Chemicals

SWCNTs were obtained from Nanosany (Nanomaterial’s Pioneers Company, Iran). Also, 2, 3, 5 Theriphenyl Tetrazolium Chloride (TTC), 2, 2´- diphenyl-1- picrylhydrazyl (DPPH.) free radicals, Gallic acid (GAE), Quercetin, Catechol, L- phenylalanine were bought from Sigma Aldrich (Germany).

Plant materials

T. daenensis were collected from their natural niches in Iran. After collection, thyme mature seeds were separated for the next analysis. The identification and authentication of thyme as a species was done by Prof. Dr. M.J. Saharkhiz according to botanical standards [29] and vouchered in Khwarizmi University Herbarium (A66).

Pristine SWCNTs characterization

The SWCNTs (black powder) were described in terms of physical dimensions, elemental components and surface areas (Table 1) by TEM (Fig. 1), Raman spectroscopy (Fig. 1), X ray spectroscopy and diffraction analysis (Aluminum = 0.08%, Sulfur = 0.29%, Cobalt = 2.91%, Chlorine = 0.42%, Carbon = 96.30%).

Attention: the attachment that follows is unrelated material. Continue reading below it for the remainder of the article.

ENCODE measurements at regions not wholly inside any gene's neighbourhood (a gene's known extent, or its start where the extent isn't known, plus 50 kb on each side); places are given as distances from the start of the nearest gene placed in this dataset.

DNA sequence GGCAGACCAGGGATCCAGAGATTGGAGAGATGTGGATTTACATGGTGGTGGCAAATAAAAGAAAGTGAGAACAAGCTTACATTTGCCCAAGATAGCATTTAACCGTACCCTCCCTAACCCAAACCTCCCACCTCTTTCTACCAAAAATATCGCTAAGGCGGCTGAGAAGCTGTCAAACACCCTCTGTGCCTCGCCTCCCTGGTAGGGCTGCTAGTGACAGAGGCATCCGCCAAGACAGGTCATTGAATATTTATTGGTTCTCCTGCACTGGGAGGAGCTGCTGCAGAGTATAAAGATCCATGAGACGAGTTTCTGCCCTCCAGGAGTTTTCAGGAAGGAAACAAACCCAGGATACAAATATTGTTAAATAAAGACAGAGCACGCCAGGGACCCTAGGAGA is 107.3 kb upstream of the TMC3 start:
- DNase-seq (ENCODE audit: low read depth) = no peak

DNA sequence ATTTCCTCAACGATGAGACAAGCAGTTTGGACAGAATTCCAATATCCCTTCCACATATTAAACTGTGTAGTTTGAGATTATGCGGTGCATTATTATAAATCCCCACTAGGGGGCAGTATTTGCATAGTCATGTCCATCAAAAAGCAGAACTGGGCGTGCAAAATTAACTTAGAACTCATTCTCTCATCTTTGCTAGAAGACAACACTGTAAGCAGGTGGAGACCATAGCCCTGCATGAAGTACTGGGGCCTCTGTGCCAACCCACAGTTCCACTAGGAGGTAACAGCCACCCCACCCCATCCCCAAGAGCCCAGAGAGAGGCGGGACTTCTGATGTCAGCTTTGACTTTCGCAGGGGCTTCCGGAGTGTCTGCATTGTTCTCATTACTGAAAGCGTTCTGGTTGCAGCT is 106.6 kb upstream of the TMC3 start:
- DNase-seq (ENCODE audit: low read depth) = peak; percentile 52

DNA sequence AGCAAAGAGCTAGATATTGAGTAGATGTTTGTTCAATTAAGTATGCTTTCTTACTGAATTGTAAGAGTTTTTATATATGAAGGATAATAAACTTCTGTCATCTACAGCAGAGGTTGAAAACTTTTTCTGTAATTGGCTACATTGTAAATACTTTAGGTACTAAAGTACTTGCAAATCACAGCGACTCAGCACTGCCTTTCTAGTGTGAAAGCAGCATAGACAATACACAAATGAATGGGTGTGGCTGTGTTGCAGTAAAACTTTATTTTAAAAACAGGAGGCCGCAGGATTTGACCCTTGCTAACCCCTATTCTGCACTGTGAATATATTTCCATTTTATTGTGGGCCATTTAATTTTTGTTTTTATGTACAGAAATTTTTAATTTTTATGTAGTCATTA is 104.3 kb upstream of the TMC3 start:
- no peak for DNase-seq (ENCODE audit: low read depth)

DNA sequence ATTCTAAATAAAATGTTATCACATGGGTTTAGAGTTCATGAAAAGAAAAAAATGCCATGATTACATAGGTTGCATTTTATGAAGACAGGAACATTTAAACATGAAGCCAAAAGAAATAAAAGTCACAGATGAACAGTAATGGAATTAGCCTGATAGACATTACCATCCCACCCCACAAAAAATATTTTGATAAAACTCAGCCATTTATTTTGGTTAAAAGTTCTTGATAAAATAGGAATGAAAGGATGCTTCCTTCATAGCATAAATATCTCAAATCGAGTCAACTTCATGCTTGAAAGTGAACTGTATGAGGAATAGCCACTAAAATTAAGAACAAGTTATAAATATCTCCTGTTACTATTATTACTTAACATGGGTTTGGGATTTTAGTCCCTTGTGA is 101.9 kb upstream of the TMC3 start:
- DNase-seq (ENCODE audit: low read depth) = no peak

Table 1 Properties of SWCNTs used in the present research
Fig. 1
figure 1

A TEM micrograph and (B) Raman spectroscopy of SWCNTs used in this study

The SWCNTs suspension preparation

Stable aqueous suspensions of SWCNTs were prepared by sonication (40 kHz, 100 W). The suspension was autoclaved for 20 min (120 °C) and was then applied to the growth medium just after preparation.

Seed sterilization and germination

The seeds of T. daenensis were disinfected with NaOCl (2.5% v/v, 10 min) under aseptic conditions. Then, they were washed with sterile deionized water to eliminate NaOCl traces twice. Thereafter, the disinfected seeds were placed in Murashige and Skoog (MS) medium containing agar (0.8%), sucrose (3%) and different doses of SWCNTs (1000, 500, 250, 125 and 62.5 µg ml−1). The medium was intended for germination [30] in petri dishes with 10 replicates. Nine seeds were used per each replicate. The vials were maintained in a growth chamber at 25 ± 2 ºC (which had white fluorescent light, 3,000 lx, 16 h photoperiod) and 55–60% relative humidity. The MS medium without SWCNTs was considered as the control.

Seed germination

The germination of seeds in the growth medium was documented for 25 days. Subsequently, the below formula was used for the germination percentage calculation [31].

$$\mathrm{GP}\hspace{0.17em}=\hspace{0.17em}(\mathrm{germinated\ seeds\ number}/\mathrm{ planted\ seeds\ number})\hspace{0.17em}\times \hspace{0.17em}100$$